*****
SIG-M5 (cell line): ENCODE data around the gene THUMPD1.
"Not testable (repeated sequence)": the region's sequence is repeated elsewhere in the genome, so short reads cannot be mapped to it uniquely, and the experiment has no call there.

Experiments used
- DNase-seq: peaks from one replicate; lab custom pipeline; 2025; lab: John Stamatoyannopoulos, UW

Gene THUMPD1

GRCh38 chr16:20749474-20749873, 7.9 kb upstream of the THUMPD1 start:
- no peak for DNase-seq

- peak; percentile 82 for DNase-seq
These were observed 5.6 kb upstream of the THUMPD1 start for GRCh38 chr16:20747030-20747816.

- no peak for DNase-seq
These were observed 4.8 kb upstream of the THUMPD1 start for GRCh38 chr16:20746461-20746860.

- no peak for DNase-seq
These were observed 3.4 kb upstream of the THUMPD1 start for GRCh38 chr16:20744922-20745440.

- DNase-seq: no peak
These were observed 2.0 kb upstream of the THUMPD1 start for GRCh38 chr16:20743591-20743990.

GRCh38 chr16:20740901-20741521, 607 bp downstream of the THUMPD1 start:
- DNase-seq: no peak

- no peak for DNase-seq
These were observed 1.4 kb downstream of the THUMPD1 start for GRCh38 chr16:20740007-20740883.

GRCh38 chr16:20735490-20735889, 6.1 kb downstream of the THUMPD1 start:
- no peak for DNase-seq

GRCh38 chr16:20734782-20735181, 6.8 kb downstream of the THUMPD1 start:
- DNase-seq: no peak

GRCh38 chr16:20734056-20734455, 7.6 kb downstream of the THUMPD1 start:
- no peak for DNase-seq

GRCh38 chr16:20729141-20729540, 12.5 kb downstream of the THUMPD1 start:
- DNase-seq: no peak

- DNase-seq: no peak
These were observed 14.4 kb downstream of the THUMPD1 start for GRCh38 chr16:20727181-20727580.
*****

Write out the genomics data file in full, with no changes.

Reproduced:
SIG-M5 (cell line): ENCODE data around the gene THUMPD1.
"Not testable (repeated sequence)": the region's sequence is repeated elsewhere in the genome, so short reads cannot be mapped to it uniquely, and the experiment has no call there.

Experiments used
- DNase-seq: peaks from one replicate; lab custom pipeline; 2025; lab: John Stamatoyannopoulos, UW

Gene THUMPD1

GRCh38 chr16:20749474-20749873, 7.9 kb upstream of the THUMPD1 start:
- no peak for DNase-seq

- peak; percentile 82 for DNase-seq
These were observed 5.6 kb upstream of the THUMPD1 start for GRCh38 chr16:20747030-20747816.

- no peak for DNase-seq
These were observed 4.8 kb upstream of the THUMPD1 start for GRCh38 chr16:20746461-20746860.

- no peak for DNase-seq
These were observed 3.4 kb upstream of the THUMPD1 start for GRCh38 chr16:20744922-20745440.

- DNase-seq: no peak
These were observed 2.0 kb upstream of the THUMPD1 start for GRCh38 chr16:20743591-20743990.

GRCh38 chr16:20740901-20741521, 607 bp downstream of the THUMPD1 start:
- DNase-seq: no peak

- no peak for DNase-seq
These were observed 1.4 kb downstream of the THUMPD1 start for GRCh38 chr16:20740007-20740883.

GRCh38 chr16:20735490-20735889, 6.1 kb downstream of the THUMPD1 start:
- no peak for DNase-seq

GRCh38 chr16:20734782-20735181, 6.8 kb downstream of the THUMPD1 start:
- DNase-seq: no peak

GRCh38 chr16:20734056-20734455, 7.6 kb downstream of the THUMPD1 start:
- no peak for DNase-seq

GRCh38 chr16:20729141-20729540, 12.5 kb downstream of the THUMPD1 start:
- DNase-seq: no peak

- DNase-seq: no peak
These were observed 14.4 kb downstream of the THUMPD1 start for GRCh38 chr16:20727181-20727580.